StockMapAgency.com is proud to offer our U.S. Civil War map collection. Many of these maps were commissioned for use in battle and show incredible detail. Highlights from our collection include:
- 1864 Map of Georgia, showing markings used by General Sherman in 1864-5
- 1862 Map of Kentucky, indicating forts, fortifications and military railroad locations proposed by President Lincoln
- 1862 Map of North Carolina, showing coastal fortifications and "rebel works for the defense of Cape Fear River"
- 1861 Map of Virginia, indicating positions of the rebel forces for "the protection of Richmond"
Unique in their ability to combine the aesthetic with the historical, the classic, timeless style of these antique art prints will complement any interior design style. Crisp graphics show an unusual depth of detail that allows the viewer to find new treasures at every viewing.
These retro style prints will also appeal to family genealogists searching for a nostalgic addition to their library and to history buffs who can view the past in colorful detail. These vintage maps work as much as conversation starters as they do as symbols of the owner’s worldly perspective.
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The American Civil War (1861�1865)
Confederates vs. Unionists
When 11 Southern slave states declared their secession from the United States of America to form the Confederate States of America (a.k.a. the Confederacy), war erupted between the citizens of the new nation. The southern Confederacy fought for secession under Jefferson Davis. Abraham Lincoln, the Republican Party, and the northern states opposed the expansion of slavery and regarded secession as rebellion, fighting under the “Union” flag along with 5 slave-holding border states.
The following is an excerpt from Wikipedia:
“Hostilities began on April 12, 1861, when Confederate forces attacked a U.S. military installation at Fort Sumter in South Carolina. Lincoln responded by calling for a volunteer army from each state, leading to declarations of secession by four more Southern slave states. In the war's first year, the Union assumed control of the border states and established a naval blockade as both sides massed armies and resources. In 1862, battles such as Shiloh and Antietam caused massive casualties unprecedented in U.S. military history. In September 1862, Lincoln's Emancipation Proclamation made ending slavery in the South a war goal, which complicated the Confederacy's manpower shortages.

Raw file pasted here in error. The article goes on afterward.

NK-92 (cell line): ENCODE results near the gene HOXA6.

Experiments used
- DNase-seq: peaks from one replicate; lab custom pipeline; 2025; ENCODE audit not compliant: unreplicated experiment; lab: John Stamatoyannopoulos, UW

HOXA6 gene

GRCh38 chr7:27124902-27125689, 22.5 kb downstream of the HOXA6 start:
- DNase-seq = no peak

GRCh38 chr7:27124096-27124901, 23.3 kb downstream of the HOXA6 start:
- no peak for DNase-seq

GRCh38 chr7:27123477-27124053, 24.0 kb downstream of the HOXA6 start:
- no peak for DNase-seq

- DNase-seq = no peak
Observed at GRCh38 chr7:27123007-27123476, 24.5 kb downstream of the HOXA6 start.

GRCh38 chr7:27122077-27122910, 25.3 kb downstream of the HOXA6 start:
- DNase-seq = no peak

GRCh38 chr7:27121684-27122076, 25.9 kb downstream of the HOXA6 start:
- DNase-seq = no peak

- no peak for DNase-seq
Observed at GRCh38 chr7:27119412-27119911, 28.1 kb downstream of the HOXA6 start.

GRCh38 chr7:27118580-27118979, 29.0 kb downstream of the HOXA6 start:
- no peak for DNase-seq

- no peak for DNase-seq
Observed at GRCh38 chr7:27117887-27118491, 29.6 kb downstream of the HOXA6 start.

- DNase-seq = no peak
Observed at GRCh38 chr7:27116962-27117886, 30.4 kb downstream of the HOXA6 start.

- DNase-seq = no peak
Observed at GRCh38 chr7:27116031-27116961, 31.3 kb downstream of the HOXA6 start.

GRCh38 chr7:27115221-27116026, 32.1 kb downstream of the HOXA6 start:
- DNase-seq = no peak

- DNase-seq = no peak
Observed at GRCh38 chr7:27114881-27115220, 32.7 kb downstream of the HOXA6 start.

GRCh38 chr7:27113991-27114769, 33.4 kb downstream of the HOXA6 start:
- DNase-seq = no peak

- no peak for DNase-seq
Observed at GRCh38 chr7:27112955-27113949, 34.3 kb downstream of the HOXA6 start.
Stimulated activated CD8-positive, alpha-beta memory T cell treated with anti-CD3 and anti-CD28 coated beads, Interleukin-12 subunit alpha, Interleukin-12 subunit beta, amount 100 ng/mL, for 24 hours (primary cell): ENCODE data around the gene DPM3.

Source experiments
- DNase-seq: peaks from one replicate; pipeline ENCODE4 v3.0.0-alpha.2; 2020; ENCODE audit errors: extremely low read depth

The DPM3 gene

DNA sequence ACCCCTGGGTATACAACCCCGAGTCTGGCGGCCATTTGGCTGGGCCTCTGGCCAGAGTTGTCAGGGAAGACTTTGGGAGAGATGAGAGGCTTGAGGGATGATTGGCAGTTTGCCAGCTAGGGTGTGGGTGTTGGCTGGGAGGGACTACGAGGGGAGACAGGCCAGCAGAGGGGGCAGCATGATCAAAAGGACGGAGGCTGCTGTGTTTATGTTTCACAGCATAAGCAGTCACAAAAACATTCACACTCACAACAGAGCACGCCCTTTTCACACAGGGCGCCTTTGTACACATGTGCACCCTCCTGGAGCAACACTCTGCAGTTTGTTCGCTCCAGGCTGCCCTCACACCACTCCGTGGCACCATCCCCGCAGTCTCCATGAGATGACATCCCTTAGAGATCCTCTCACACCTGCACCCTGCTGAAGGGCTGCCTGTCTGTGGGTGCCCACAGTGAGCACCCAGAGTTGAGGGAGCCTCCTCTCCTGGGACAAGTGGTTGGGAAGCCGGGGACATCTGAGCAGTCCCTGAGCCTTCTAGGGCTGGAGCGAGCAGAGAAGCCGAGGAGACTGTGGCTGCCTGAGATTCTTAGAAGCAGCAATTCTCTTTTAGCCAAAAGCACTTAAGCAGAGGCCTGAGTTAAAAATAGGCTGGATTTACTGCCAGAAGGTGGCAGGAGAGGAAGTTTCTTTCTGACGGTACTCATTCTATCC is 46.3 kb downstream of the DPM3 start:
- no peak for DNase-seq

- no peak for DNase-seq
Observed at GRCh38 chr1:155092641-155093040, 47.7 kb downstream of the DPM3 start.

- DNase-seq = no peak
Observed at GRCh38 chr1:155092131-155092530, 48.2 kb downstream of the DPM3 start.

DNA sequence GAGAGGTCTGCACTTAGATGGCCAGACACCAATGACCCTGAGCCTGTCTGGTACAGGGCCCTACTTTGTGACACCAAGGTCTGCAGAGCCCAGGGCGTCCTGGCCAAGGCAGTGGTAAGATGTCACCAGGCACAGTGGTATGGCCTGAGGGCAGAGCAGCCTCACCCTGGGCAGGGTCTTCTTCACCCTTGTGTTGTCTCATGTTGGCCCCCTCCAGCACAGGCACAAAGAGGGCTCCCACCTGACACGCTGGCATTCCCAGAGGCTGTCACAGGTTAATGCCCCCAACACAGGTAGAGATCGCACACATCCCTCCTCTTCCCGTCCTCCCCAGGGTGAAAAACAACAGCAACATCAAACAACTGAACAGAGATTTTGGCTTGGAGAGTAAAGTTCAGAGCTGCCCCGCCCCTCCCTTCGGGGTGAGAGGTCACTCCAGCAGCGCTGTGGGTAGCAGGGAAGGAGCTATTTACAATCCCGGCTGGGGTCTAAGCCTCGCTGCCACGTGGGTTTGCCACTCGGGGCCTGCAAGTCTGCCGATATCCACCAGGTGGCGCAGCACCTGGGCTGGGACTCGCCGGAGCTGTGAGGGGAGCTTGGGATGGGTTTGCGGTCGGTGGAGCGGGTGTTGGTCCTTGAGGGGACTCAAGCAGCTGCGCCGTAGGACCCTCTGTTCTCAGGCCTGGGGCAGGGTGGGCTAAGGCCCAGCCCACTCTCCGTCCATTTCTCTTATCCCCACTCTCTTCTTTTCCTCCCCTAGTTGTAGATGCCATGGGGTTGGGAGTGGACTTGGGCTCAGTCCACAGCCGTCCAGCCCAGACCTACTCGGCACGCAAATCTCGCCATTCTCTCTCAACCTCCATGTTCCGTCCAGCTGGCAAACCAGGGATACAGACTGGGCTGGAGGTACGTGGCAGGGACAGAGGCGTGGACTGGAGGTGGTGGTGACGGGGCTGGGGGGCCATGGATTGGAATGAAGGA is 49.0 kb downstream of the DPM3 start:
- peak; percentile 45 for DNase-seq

In the East, Confederate commander Robert E. Lee won a series of victories over Union armies, but Lee's loss at Gettysburg in early July 1863 proved the turning point. The capture of Vicksburg and Port Hudson by Ulysses S. Grant completed Union control of the Mississippi River. Grant fought bloody battles of attrition with Lee in 1864, forcing Lee to defend the Confederate capital at Richmond, Virginia. Union general William Sherman captured Atlanta, Georgia, and began his famous March to the Sea, devastating a hundred-mile-wide swath of Georgia. Confederate resistance collapsed after Lee surrendered to Grant at Appomattox Court House on April 9, 1865.
The war, the deadliest in American history, caused 620,000 soldier deaths and an undetermined number of civilian casualties, ended slavery in the United States, restored the Union by settling the issues of nullification and secession, and strengthened the role of the federal government. The social, political, economic and racial issues of the war continue to shape contemporary American thought.”
This article is licensed under the GNU Free Documentation License. It uses material from the Wikipedia article "American Civil War".